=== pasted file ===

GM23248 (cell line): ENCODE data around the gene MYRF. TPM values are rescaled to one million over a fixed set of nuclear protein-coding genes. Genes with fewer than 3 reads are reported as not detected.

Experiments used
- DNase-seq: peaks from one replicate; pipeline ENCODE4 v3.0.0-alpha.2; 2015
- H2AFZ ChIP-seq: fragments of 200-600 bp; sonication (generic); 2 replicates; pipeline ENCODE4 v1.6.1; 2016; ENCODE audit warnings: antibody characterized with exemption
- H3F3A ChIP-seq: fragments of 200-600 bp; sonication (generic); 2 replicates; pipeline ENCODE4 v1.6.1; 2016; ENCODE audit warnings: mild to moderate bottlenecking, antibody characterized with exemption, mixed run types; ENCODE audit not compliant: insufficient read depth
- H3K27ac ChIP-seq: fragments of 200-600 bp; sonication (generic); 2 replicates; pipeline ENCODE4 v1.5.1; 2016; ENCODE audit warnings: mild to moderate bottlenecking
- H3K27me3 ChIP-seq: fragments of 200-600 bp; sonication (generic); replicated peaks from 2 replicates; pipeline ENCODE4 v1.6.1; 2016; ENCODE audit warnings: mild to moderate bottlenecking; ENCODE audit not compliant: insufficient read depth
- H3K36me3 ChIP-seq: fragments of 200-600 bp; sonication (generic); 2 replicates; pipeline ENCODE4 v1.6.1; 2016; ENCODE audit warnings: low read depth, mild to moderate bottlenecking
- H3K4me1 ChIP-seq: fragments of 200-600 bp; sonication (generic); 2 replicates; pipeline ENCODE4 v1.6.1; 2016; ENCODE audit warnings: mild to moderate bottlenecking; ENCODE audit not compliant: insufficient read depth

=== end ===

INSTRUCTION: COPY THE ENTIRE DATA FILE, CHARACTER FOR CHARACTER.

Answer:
GM23248 (cell line): ENCODE data around the gene MYRF. TPM values are rescaled to one million over a fixed set of nuclear protein-coding genes. Genes with fewer than 3 reads are reported as not detected.

Experiments used
- DNase-seq: peaks from one replicate; pipeline ENCODE4 v3.0.0-alpha.2; 2015
- H2AFZ ChIP-seq: fragments of 200-600 bp; sonication (generic); 2 replicates; pipeline ENCODE4 v1.6.1; 2016; ENCODE audit warnings: antibody characterized with exemption
- H3F3A ChIP-seq: fragments of 200-600 bp; sonication (generic); 2 replicates; pipeline ENCODE4 v1.6.1; 2016; ENCODE audit warnings: mild to moderate bottlenecking, antibody characterized with exemption, mixed run types; ENCODE audit not compliant: insufficient read depth
- H3K27ac ChIP-seq: fragments of 200-600 bp; sonication (generic); 2 replicates; pipeline ENCODE4 v1.5.1; 2016; ENCODE audit warnings: mild to moderate bottlenecking
- H3K27me3 ChIP-seq: fragments of 200-600 bp; sonication (generic); replicated peaks from 2 replicates; pipeline ENCODE4 v1.6.1; 2016; ENCODE audit warnings: mild to moderate bottlenecking; ENCODE audit not compliant: insufficient read depth
- H3K36me3 ChIP-seq: fragments of 200-600 bp; sonication (generic); 2 replicates; pipeline ENCODE4 v1.6.1; 2016; ENCODE audit warnings: low read depth, mild to moderate bottlenecking
- H3K4me1 ChIP-seq: fragments of 200-600 bp; sonication (generic); 2 replicates; pipeline ENCODE4 v1.6.1; 2016; ENCODE audit warnings: mild to moderate bottlenecking; ENCODE audit not compliant: insufficient read depth